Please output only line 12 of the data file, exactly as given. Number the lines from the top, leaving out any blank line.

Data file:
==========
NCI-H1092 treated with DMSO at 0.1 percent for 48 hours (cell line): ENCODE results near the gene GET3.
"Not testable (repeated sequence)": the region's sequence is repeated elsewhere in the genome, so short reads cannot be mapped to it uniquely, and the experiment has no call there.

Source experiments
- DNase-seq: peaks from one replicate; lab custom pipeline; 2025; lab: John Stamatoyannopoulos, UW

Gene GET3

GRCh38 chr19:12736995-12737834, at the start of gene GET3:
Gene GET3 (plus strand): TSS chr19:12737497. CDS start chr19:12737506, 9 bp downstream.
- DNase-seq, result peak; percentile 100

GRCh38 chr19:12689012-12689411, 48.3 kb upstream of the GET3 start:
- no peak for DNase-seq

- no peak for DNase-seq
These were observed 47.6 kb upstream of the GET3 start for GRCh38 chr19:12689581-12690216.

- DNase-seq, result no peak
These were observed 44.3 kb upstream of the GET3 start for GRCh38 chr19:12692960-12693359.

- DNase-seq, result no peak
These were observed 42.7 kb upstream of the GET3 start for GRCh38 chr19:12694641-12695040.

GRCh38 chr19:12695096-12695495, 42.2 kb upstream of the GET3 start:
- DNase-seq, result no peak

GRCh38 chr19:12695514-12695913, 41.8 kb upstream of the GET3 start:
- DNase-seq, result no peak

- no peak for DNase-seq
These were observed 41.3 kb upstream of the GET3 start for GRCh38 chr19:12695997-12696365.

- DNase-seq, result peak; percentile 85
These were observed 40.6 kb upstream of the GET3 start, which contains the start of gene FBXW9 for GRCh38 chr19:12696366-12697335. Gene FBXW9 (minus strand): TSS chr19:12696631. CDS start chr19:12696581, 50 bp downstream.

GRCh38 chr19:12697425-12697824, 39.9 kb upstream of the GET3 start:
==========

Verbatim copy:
These were observed 47.6 kb upstream of the GET3 start for GRCh38 chr19:12689581-12690216.